Perhaps, it is meant to be a sociological study of marriage, but, if so, it did not imbue me with new insights. Perhaps, it points out the influence media has in our lives with the manipulation of information, again, not a new idea. While I am disappointed in the book, I will continue to read Gillian Flynn to see if the next book grabs my attention as some of her other work has done.

Review – Murders in Manatas by Roberta Rogow

Murders in Manatas
Roberta Rogow

Zumaya Otherworlds
Genre: Alternative History Fiction

Reviewed by Barefoot Reviews

Rogow’s characters are believable from the first page. Her clarity defining the physical and emotional characteristics of Halvar, an intelligent and physically strong new protagonist, buys reader loyalty as we see the world through his eyes. An evocative read with Spain in control of the New World, a world with subsets of religions factions: Muslims, Jews, Catholics, Protestants, and Naturalists, it creates an imaginary setting based vaguely on Manhattan and Greenwich Village, New York in their earliest settlement days.

Rogow easily draws readers into the settings, using all five senses that at times were so believable, I became nauseous along with the characters. She dives right into the action, and her mystery plots move along with good pacing and a few surprise twists and turns. The interactions between the various religious, cultural, and ethnic groups is truly imaginary, but in a delightful way, that obviously makes you wonder why the world spends so much time fighting.

Review – CAPACITY FOR MURDER by Bernadette Pajer

Capacity for Murder (ProfessorBradshaw Mystery)
Bernadette Pajer  
            Poisoned Pen Press
Genre: Cozy Mystery

Reviewed by Barefoot Reviews

Professor Benjamin Bradshaw pursues another case to its resolution in the third of Pajer’s Bradshaw mysteries. An engaging piece of historical fiction with just enough electrical engineering information to be interesting, the pacing is sharp. Bradshaw is reluctant to go into the wild territory of Washington state in the early 1900s, but his curiosity to investigate another electrical event gone wrong urges him forward. With his friend, Henry, Missouri who is a love interest he is trying to ignore, his young son and friend, his housekeeper, and college students in tow, he arrives at Healing Sands Sanitarium to find that it is his invention that killed a man.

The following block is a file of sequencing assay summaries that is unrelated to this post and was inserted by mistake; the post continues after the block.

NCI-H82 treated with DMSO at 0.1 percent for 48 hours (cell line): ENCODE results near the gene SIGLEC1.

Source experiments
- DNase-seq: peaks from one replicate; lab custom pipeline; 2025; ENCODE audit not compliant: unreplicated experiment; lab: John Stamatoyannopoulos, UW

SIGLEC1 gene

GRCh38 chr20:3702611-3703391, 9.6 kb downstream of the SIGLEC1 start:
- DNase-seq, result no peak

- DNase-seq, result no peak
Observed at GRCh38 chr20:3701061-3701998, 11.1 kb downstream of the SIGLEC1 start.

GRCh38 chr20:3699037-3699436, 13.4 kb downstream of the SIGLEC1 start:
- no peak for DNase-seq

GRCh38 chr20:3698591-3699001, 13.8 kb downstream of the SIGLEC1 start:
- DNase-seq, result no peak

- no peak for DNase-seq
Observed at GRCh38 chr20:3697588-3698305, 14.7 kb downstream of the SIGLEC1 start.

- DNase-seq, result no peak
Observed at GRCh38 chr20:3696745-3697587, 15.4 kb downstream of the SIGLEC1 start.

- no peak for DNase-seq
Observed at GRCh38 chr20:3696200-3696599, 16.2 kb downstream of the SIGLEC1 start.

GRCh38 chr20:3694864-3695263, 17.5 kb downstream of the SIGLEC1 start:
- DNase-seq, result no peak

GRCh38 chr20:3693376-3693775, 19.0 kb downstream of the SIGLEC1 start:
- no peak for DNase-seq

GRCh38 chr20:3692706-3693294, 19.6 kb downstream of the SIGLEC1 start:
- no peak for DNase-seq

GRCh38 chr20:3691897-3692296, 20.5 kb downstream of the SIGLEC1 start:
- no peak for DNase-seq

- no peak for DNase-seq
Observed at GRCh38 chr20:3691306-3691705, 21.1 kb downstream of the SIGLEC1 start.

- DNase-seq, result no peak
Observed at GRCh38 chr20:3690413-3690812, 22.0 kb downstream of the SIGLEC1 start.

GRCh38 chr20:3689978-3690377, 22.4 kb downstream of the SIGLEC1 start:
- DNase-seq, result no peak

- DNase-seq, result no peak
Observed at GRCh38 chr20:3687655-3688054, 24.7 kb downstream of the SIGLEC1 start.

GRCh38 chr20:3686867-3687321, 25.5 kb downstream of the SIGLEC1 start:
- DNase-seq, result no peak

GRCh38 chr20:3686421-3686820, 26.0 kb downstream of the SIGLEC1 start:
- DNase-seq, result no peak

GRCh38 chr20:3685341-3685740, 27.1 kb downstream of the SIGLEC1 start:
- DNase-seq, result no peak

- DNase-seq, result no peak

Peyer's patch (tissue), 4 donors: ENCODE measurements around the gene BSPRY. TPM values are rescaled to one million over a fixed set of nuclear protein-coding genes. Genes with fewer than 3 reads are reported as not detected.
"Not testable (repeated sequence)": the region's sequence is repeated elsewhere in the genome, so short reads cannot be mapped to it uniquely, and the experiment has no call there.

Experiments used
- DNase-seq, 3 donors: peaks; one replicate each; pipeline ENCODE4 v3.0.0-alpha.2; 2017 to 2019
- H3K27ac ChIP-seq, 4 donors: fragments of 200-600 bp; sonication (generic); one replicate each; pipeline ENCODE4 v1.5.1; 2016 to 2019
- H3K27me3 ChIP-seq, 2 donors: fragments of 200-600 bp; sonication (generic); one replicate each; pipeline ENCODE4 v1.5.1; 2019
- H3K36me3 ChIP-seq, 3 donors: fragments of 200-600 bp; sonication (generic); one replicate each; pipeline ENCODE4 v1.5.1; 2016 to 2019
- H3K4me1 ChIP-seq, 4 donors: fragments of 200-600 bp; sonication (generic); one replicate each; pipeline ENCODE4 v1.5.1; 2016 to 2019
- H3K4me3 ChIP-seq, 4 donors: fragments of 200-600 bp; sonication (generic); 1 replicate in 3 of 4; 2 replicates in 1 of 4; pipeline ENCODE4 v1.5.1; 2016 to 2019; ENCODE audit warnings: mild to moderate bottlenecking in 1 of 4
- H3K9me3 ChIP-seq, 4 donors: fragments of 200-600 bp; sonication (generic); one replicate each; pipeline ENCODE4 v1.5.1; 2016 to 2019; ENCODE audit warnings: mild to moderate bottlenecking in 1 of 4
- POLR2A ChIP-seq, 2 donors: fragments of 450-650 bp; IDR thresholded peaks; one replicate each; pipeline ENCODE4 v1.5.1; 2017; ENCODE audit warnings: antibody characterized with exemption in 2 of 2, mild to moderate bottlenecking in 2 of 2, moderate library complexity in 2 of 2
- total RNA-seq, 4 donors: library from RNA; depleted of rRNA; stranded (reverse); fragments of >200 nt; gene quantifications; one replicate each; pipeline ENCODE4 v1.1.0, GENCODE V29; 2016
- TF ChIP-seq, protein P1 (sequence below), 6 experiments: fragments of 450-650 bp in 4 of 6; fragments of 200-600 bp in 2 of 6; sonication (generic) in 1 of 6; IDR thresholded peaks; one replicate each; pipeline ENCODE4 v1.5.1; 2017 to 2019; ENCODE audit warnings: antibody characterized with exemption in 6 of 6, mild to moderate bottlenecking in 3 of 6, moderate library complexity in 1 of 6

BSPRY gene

Pajer’s character development is spot on, from the emotional disaster of Dr. Hornsby, to the crass Arnold Loomis and all points in between. Professor Bradshaw, his usual thoughtful self, manages to balance all the plates in the air keeping his students busy, his son occupied, and his friend Henry, a sidekick worth his salt and reminiscent of Dr. Watson, off in pursuit of information and smuggling in decent coffee and snacks. He and Henry are the only two who seem to labor under the diet restrictions of the healing facility. In the midst of the chaos, Bradshaw’s personal feelings for Missouri won’t go away and his past won’t set him free.

While Dr. Hornsby believes he has killed his much-loved son-in-law with electrical therapy,  Bradshaw recognizes almost immediately the machine has been sabotaged and they have a murder to solve. Police arrive to push the professor aside and strong arm the situation, but the perfectly portrayed, arrogant sheriff soon recognizes he needs the professor if he is to succeed. Much to the annoyance of the guests at the sanitarium, they are sequestered until the investigation is over.

The story’s isolated setting enhances the tension, builds on the secrets, surrounding the strange group of paying guests at the sanitarium, and ends with a bang.

Review – Louisiana Moon by Lani Rhea

 Louisiana MoonLouisiana Moon
(Rising Currents, Book 1)
 Lani Rhea
March, 2014
Lyrical Press, an Imprint of Kensington Publishing
Paranormal Romance
233 Pages

Reviewed for The Book Breeze by Abby Rose / Magic & Mayhem

From the description: After losing her parents to vampires, werewolf Kristina Knight spends her life protecting humans from the bloodsuckers. Saving Darin James from the Truce Brotherhood adds fuel to the vampire coven’s wrath. When Ryant, her former lover, appears under the pretext of protecting her, Kristina isn’t ready to trust him again—especially not after he made his choice clear years ago. 

As leader of the vampires, Ryant Starga is driven to protect Kristina not only because of their past connection but because, now, the Soulscapes are out for her blood. If they succeed, the soul demons will rule the Darkworld—and no one will ever be safe. Ryant has a plan to convince Kristina she needs his protection, but it all goes badly awry when, in spite of the years separating them, he’s unable to keep his hands and mind off her—or the human Darin James out of the picture.

With Darin overstepping boundaries, will Kristina and Ryant rekindle their love only to lose it again?

I’m not a huge vampire fan—I really can’t get past the sucking of blood—but I enjoyed reading Louisiana Moon because of Kris, the heroine. For me, she was a lot of fun as she didn’t take any guff from anyone least of all Ryant. I also enjoyed their relationship as both struggled with the events of the past and what the future meant for them. Especially Kris as she had reasons to suspect the vampires were responsible for the death of her parents. Who wouldn’t have an issue with vampires after that?